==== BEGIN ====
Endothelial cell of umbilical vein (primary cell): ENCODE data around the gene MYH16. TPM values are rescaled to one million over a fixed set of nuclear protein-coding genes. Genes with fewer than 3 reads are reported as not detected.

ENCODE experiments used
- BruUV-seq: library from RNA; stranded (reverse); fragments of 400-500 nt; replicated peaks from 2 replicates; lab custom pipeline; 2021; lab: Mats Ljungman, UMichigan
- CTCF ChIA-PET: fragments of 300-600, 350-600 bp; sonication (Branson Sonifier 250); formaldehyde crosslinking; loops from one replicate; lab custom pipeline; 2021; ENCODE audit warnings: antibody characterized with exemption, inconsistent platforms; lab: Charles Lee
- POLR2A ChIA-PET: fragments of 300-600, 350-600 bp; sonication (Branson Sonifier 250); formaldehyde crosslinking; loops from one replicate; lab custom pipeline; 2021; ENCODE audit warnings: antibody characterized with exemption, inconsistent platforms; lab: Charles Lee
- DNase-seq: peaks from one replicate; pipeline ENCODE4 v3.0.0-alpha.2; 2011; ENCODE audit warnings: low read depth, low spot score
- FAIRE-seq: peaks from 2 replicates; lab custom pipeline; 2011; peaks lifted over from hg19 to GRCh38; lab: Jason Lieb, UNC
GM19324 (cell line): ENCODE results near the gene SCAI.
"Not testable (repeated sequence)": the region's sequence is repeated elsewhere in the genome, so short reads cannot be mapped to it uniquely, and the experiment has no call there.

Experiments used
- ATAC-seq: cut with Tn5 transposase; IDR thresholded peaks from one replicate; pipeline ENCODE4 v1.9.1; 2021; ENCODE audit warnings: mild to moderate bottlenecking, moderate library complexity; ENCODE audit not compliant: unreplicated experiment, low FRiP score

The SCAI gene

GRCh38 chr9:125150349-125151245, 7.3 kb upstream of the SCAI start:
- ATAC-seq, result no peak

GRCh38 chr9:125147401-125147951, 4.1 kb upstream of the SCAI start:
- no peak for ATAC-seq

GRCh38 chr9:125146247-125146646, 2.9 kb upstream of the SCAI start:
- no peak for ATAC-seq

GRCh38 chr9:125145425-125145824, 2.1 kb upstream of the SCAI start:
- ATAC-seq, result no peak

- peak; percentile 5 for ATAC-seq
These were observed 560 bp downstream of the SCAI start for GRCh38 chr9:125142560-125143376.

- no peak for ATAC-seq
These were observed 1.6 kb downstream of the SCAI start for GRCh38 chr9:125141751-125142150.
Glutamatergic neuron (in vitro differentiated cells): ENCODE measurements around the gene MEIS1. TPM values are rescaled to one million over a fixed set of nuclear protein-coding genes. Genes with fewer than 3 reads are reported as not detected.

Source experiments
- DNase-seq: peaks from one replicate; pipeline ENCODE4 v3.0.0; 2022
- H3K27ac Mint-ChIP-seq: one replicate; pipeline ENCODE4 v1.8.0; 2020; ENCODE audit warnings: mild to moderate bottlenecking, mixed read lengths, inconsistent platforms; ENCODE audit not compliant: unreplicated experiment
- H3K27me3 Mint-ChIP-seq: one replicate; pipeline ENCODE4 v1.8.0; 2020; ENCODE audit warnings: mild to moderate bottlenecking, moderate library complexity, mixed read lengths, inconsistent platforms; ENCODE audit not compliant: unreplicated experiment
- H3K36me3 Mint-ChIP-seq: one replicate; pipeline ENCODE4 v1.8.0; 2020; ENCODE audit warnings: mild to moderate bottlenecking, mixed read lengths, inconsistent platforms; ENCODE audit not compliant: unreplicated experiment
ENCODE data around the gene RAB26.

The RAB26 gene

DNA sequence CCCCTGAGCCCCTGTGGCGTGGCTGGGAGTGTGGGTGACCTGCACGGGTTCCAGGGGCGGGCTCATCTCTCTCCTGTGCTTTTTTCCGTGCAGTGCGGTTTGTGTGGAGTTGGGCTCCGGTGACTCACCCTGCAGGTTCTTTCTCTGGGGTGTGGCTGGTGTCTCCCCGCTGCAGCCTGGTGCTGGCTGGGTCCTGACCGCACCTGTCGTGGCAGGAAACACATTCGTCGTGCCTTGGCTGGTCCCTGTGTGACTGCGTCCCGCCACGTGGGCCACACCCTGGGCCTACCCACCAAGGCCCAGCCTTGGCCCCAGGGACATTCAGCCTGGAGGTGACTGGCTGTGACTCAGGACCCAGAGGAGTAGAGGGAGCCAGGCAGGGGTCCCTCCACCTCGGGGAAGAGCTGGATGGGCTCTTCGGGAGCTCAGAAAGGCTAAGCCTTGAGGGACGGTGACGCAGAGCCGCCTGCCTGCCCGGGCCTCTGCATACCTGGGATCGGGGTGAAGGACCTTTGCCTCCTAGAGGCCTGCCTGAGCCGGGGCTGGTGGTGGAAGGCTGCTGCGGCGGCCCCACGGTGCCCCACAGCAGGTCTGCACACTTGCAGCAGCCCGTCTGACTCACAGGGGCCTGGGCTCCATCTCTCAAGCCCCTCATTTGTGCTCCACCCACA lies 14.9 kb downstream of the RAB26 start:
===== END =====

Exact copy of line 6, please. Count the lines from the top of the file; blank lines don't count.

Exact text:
- DNase-seq: peaks from one replicate; pipeline ENCODE4 v3.0.0-alpha.2; 2011; ENCODE audit warnings: low read depth, low spot score